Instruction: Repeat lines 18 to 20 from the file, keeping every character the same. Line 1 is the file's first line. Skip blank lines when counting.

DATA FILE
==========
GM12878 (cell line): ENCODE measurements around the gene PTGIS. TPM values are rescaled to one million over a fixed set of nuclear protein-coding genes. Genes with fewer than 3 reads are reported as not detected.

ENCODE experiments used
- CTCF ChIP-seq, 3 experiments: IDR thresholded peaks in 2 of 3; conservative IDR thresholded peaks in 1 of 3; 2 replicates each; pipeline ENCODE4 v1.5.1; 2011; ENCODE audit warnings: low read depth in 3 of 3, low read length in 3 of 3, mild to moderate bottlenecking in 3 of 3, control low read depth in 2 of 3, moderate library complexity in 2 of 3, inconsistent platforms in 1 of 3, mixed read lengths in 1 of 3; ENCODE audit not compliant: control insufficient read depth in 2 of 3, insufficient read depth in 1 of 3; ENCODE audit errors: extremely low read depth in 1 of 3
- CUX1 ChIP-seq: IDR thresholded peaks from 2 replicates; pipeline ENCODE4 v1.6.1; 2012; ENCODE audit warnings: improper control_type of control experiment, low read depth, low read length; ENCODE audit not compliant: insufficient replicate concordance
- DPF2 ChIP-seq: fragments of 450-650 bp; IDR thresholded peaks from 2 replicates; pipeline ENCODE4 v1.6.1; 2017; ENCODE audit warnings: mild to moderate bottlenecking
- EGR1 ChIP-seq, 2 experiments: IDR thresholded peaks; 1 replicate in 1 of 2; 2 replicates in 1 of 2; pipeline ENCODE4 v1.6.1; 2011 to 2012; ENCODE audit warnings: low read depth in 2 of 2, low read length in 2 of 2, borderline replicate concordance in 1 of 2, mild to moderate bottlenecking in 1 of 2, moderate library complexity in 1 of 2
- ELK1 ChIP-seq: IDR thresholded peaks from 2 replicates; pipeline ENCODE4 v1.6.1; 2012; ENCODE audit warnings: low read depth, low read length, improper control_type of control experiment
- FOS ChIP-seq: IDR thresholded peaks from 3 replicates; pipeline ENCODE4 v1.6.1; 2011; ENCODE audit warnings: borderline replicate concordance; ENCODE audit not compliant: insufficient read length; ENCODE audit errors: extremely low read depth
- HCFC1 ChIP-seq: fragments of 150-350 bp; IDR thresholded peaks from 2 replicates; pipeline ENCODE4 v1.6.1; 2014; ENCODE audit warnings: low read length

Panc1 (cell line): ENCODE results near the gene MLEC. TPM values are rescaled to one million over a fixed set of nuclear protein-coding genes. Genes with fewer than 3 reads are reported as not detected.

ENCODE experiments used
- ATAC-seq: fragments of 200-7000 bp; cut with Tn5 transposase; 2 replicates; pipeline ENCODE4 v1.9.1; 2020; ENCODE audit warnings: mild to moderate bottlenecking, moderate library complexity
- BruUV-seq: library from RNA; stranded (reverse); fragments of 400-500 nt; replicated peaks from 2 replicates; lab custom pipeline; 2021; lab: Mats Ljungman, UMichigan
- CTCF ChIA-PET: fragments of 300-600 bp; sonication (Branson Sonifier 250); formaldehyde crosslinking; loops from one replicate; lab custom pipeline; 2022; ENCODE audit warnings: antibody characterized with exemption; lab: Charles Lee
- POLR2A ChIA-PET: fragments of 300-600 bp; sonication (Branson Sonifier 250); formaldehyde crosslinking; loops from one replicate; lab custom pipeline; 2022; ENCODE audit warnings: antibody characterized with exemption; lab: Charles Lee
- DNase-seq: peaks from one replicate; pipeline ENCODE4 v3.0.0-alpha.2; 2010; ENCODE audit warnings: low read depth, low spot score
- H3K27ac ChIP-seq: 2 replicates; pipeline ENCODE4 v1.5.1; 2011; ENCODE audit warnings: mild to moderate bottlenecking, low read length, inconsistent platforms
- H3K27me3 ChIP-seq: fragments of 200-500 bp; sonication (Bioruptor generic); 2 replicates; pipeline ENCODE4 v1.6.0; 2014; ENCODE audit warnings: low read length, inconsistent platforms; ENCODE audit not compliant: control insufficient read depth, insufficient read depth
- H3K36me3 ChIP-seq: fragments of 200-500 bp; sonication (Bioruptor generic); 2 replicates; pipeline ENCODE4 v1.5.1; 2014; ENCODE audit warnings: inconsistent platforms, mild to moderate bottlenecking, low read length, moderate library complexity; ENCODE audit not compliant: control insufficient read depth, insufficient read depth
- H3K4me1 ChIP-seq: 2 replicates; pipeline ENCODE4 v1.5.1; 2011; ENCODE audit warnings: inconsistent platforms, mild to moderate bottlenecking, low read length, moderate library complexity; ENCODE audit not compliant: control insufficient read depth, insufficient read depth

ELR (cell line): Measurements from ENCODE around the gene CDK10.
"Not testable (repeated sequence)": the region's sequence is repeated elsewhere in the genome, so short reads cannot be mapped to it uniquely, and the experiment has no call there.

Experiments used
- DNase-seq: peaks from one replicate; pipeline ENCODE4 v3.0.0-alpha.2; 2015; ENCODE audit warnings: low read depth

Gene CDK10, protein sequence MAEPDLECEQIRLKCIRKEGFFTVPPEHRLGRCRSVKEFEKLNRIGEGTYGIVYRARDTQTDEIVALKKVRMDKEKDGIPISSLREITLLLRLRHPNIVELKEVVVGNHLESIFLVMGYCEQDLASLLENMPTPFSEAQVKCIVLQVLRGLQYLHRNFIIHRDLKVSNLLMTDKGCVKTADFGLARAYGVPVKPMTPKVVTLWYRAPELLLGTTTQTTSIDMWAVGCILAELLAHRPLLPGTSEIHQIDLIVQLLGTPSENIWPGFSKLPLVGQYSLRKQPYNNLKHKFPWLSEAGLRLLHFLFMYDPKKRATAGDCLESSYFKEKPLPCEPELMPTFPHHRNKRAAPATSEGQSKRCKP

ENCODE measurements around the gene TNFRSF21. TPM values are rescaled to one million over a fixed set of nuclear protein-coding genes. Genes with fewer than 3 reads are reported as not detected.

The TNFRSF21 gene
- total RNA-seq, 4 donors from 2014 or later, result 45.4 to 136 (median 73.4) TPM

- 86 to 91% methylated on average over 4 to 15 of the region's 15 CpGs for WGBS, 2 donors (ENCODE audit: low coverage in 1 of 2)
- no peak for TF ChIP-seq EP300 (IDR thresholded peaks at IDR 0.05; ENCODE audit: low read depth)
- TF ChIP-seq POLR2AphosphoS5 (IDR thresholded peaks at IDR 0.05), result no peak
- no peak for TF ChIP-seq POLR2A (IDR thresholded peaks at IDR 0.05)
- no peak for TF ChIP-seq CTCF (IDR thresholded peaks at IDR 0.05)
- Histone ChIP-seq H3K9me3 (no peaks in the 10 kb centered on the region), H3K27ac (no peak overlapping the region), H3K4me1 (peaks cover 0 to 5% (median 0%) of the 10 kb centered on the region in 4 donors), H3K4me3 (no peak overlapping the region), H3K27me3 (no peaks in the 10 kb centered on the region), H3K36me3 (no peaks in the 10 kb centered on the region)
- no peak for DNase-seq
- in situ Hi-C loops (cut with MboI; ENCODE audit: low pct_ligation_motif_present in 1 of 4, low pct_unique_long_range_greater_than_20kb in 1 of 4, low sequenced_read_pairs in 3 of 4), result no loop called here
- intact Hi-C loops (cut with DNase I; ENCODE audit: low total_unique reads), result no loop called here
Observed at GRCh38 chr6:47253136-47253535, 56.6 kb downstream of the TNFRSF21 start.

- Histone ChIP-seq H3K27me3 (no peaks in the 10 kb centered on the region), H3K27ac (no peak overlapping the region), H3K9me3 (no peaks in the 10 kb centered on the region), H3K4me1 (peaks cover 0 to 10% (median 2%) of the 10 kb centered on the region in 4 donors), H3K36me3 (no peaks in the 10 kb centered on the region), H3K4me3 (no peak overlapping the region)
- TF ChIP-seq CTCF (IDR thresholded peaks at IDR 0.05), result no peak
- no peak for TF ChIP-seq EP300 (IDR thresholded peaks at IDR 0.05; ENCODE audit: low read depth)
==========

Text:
- H3K27me3 ChIP-seq: fragments of 200-500 bp; sonication (Bioruptor generic); 2 replicates; pipeline ENCODE4 v1.6.0; 2014; ENCODE audit warnings: low read length, inconsistent platforms; ENCODE audit not compliant: control insufficient read depth, insufficient read depth
- H3K36me3 ChIP-seq: fragments of 200-500 bp; sonication (Bioruptor generic); 2 replicates; pipeline ENCODE4 v1.5.1; 2014; ENCODE audit warnings: inconsistent platforms, mild to moderate bottlenecking, low read length, moderate library complexity; ENCODE audit not compliant: control insufficient read depth, insufficient read depth
- H3K4me1 ChIP-seq: 2 replicates; pipeline ENCODE4 v1.5.1; 2011; ENCODE audit warnings: inconsistent platforms, mild to moderate bottlenecking, low read length, moderate library complexity; ENCODE audit not compliant: control insufficient read depth, insufficient read depth